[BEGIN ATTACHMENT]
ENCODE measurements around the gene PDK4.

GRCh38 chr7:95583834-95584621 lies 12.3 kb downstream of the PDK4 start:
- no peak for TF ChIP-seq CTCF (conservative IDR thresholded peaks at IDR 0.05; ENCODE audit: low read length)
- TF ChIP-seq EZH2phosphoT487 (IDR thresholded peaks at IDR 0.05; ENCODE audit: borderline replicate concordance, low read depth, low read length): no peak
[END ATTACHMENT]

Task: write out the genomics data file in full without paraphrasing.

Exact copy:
ENCODE measurements around the gene PDK4.

GRCh38 chr7:95583834-95584621 lies 12.3 kb downstream of the PDK4 start:
- no peak for TF ChIP-seq CTCF (conservative IDR thresholded peaks at IDR 0.05; ENCODE audit: low read length)
- TF ChIP-seq EZH2phosphoT487 (IDR thresholded peaks at IDR 0.05; ENCODE audit: borderline replicate concordance, low read depth, low read length): no peak